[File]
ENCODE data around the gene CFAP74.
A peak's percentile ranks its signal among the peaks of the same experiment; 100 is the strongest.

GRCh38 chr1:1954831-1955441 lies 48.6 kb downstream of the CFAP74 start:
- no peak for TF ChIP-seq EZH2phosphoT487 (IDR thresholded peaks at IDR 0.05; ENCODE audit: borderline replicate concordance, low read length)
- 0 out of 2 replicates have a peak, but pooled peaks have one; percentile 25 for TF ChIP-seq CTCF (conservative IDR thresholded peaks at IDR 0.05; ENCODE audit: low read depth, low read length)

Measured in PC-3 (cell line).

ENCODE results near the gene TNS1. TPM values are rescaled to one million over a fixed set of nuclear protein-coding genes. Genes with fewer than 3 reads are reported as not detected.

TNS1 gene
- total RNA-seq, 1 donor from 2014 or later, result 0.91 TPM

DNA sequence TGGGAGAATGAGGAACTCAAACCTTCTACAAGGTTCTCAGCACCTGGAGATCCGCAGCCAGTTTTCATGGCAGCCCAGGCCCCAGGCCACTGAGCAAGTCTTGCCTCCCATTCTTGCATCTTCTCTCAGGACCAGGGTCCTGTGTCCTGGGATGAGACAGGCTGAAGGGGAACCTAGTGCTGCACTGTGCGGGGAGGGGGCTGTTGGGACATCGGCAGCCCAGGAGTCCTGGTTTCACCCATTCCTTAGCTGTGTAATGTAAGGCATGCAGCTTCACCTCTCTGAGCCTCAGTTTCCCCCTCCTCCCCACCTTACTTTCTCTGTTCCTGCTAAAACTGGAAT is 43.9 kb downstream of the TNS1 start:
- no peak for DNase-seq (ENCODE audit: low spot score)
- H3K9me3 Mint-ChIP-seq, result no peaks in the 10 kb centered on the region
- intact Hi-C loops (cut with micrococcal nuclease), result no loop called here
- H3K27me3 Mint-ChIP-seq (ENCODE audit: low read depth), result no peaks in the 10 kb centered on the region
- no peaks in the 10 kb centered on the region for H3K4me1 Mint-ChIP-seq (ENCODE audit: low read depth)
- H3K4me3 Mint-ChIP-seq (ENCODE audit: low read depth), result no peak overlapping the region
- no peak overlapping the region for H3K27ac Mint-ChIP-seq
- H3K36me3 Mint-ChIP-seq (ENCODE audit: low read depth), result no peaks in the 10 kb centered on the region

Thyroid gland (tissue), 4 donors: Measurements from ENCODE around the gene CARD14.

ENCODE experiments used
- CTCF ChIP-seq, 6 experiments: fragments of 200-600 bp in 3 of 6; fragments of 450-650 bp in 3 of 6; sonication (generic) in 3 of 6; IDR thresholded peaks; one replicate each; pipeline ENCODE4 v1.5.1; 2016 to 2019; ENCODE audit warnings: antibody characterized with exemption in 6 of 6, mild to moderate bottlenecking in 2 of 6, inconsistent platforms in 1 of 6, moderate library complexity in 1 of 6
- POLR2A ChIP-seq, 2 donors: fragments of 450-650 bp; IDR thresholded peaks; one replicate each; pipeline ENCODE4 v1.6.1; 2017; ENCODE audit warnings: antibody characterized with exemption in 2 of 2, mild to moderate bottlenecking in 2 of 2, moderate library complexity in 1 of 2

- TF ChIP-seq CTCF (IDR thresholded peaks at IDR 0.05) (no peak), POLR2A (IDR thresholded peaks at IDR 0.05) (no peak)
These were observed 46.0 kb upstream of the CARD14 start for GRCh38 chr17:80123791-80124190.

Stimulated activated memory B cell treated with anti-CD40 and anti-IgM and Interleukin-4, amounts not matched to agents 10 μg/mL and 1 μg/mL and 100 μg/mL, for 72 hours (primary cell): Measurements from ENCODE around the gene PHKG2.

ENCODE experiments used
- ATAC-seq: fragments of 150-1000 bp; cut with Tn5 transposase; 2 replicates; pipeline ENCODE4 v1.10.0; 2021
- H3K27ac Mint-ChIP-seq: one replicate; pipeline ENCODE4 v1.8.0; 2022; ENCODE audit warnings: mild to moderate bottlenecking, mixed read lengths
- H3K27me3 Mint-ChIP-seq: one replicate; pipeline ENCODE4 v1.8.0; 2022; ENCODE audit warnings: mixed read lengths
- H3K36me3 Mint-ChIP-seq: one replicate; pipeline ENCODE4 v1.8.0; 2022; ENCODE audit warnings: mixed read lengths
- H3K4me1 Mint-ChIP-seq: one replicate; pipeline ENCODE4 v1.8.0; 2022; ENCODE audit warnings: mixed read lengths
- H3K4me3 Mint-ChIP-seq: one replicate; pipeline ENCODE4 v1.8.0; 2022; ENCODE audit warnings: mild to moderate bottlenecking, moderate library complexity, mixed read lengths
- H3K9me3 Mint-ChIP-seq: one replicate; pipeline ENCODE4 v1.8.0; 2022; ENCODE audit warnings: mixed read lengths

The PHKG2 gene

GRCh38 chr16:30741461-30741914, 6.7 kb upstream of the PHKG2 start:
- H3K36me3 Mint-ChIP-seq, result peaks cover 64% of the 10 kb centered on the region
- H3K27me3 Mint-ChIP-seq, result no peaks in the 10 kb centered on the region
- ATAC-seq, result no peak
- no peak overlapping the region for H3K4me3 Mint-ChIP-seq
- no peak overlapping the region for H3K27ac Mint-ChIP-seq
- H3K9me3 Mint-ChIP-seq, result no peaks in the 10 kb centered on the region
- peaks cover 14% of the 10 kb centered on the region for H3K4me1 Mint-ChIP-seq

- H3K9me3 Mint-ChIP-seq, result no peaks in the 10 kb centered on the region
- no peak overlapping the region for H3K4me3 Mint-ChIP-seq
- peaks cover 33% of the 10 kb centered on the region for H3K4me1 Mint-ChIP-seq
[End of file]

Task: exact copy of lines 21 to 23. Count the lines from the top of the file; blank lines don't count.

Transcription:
- CTCF ChIP-seq, 6 experiments: fragments of 200-600 bp in 3 of 6; fragments of 450-650 bp in 3 of 6; sonication (generic) in 3 of 6; IDR thresholded peaks; one replicate each; pipeline ENCODE4 v1.5.1; 2016 to 2019; ENCODE audit warnings: antibody characterized with exemption in 6 of 6, mild to moderate bottlenecking in 2 of 6, inconsistent platforms in 1 of 6, moderate library complexity in 1 of 6
- POLR2A ChIP-seq, 2 donors: fragments of 450-650 bp; IDR thresholded peaks; one replicate each; pipeline ENCODE4 v1.6.1; 2017; ENCODE audit warnings: antibody characterized with exemption in 2 of 2, mild to moderate bottlenecking in 2 of 2, moderate library complexity in 1 of 2

- TF ChIP-seq CTCF (IDR thresholded peaks at IDR 0.05) (no peak), POLR2A (IDR thresholded peaks at IDR 0.05) (no peak)